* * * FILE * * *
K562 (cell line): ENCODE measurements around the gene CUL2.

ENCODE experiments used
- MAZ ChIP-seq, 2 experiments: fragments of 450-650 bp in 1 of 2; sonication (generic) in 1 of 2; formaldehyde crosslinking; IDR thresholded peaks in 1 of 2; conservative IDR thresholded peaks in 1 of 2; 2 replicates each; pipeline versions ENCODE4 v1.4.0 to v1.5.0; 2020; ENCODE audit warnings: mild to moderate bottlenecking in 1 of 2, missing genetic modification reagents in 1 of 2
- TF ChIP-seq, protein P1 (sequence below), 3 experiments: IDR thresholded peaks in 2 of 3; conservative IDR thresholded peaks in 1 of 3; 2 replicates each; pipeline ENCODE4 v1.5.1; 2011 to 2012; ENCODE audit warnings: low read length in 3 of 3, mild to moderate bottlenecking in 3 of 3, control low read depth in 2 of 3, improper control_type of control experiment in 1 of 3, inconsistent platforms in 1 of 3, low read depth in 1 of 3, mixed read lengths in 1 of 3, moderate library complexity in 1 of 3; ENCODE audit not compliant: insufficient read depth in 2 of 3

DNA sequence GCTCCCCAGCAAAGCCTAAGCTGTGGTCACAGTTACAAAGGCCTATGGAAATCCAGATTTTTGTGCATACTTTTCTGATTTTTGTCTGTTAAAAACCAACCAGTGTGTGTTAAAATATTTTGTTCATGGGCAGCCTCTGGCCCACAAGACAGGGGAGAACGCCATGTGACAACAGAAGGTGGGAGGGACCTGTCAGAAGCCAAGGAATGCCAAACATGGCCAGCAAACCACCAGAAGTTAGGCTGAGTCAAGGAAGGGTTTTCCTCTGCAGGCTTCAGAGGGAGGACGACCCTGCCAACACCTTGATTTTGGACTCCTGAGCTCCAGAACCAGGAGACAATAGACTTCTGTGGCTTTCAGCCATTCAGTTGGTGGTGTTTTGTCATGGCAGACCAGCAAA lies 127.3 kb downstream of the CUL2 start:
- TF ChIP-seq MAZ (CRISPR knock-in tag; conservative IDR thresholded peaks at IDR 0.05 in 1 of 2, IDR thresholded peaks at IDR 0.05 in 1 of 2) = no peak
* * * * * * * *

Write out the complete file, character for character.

K562 (cell line): ENCODE measurements around the gene CUL2.

ENCODE experiments used
- MAZ ChIP-seq, 2 experiments: fragments of 450-650 bp in 1 of 2; sonication (generic) in 1 of 2; formaldehyde crosslinking; IDR thresholded peaks in 1 of 2; conservative IDR thresholded peaks in 1 of 2; 2 replicates each; pipeline versions ENCODE4 v1.4.0 to v1.5.0; 2020; ENCODE audit warnings: mild to moderate bottlenecking in 1 of 2, missing genetic modification reagents in 1 of 2
- TF ChIP-seq, protein P1 (sequence below), 3 experiments: IDR thresholded peaks in 2 of 3; conservative IDR thresholded peaks in 1 of 3; 2 replicates each; pipeline ENCODE4 v1.5.1; 2011 to 2012; ENCODE audit warnings: low read length in 3 of 3, mild to moderate bottlenecking in 3 of 3, control low read depth in 2 of 3, improper control_type of control experiment in 1 of 3, inconsistent platforms in 1 of 3, low read depth in 1 of 3, mixed read lengths in 1 of 3, moderate library complexity in 1 of 3; ENCODE audit not compliant: insufficient read depth in 2 of 3

DNA sequence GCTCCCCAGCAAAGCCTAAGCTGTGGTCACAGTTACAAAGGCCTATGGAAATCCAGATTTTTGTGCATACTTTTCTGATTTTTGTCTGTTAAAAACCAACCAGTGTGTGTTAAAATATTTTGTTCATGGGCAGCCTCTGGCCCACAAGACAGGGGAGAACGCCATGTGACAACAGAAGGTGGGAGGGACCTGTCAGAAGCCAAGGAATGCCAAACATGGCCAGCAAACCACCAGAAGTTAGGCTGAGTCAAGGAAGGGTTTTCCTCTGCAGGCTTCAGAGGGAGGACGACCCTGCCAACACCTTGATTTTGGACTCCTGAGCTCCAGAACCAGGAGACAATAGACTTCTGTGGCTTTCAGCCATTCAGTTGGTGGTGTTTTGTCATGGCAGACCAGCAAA lies 127.3 kb downstream of the CUL2 start:
- TF ChIP-seq MAZ (CRISPR knock-in tag; conservative IDR thresholded peaks at IDR 0.05 in 1 of 2, IDR thresholded peaks at IDR 0.05 in 1 of 2) = no peak